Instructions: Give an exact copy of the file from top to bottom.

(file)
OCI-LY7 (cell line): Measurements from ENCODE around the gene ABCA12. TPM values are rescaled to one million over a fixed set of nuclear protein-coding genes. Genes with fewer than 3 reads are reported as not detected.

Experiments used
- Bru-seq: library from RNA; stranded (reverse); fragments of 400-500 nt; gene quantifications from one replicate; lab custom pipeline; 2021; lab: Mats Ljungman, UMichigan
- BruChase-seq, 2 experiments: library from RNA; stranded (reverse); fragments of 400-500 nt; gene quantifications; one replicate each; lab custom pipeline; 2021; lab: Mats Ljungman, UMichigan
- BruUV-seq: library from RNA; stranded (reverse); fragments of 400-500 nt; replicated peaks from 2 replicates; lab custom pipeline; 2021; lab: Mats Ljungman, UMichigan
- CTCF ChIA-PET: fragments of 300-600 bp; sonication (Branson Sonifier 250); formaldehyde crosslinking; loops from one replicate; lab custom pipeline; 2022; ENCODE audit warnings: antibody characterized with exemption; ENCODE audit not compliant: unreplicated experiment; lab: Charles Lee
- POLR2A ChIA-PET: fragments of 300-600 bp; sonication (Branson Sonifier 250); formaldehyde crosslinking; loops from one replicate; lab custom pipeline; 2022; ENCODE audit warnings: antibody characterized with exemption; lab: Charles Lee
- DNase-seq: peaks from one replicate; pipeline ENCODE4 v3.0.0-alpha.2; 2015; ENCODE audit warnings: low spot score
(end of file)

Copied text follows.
OCI-LY7 (cell line): Measurements from ENCODE around the gene ABCA12. TPM values are rescaled to one million over a fixed set of nuclear protein-coding genes. Genes with fewer than 3 reads are reported as not detected.

Experiments used
- Bru-seq: library from RNA; stranded (reverse); fragments of 400-500 nt; gene quantifications from one replicate; lab custom pipeline; 2021; lab: Mats Ljungman, UMichigan
- BruChase-seq, 2 experiments: library from RNA; stranded (reverse); fragments of 400-500 nt; gene quantifications; one replicate each; lab custom pipeline; 2021; lab: Mats Ljungman, UMichigan
- BruUV-seq: library from RNA; stranded (reverse); fragments of 400-500 nt; replicated peaks from 2 replicates; lab custom pipeline; 2021; lab: Mats Ljungman, UMichigan
- CTCF ChIA-PET: fragments of 300-600 bp; sonication (Branson Sonifier 250); formaldehyde crosslinking; loops from one replicate; lab custom pipeline; 2022; ENCODE audit warnings: antibody characterized with exemption; ENCODE audit not compliant: unreplicated experiment; lab: Charles Lee
- POLR2A ChIA-PET: fragments of 300-600 bp; sonication (Branson Sonifier 250); formaldehyde crosslinking; loops from one replicate; lab custom pipeline; 2022; ENCODE audit warnings: antibody characterized with exemption; lab: Charles Lee
- DNase-seq: peaks from one replicate; pipeline ENCODE4 v3.0.0-alpha.2; 2015; ENCODE audit warnings: low spot score